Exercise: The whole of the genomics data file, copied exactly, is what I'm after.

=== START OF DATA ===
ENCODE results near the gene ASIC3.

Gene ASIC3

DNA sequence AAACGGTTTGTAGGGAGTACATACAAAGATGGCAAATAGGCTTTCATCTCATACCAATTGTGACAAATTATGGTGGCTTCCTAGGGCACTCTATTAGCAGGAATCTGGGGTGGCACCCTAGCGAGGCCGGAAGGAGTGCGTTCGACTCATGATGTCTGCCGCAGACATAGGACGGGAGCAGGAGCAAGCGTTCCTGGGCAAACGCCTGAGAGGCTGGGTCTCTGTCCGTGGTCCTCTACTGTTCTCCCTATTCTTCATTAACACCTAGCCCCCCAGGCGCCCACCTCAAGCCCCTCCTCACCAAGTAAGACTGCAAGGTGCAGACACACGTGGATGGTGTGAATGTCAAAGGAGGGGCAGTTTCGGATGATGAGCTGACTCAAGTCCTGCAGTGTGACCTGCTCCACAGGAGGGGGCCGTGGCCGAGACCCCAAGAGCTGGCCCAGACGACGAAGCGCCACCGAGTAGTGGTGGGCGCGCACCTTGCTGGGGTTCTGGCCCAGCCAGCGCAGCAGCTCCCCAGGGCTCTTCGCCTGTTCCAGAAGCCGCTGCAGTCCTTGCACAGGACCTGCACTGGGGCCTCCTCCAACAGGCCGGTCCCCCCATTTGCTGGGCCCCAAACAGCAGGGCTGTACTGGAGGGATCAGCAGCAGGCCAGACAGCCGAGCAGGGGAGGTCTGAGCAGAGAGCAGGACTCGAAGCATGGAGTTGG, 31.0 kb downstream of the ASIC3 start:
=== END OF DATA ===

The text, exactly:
ENCODE results near the gene ASIC3.

Gene ASIC3

DNA sequence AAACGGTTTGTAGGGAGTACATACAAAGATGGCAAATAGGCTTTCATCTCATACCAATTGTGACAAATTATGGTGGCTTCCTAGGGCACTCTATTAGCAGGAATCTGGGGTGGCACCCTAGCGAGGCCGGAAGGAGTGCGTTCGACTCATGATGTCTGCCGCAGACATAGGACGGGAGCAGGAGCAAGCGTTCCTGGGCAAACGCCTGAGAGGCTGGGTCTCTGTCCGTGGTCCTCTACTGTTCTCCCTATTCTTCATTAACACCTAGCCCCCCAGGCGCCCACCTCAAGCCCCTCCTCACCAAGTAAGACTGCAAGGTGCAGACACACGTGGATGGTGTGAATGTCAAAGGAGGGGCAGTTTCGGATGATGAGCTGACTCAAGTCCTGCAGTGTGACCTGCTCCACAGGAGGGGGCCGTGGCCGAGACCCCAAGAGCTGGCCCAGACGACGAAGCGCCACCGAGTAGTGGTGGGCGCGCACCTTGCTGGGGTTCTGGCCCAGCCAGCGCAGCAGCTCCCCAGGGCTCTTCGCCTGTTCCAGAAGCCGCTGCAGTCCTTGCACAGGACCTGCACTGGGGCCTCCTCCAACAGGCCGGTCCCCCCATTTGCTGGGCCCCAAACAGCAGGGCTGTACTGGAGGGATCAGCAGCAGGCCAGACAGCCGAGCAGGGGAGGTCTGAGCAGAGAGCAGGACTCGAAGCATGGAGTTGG, 31.0 kb downstream of the ASIC3 start: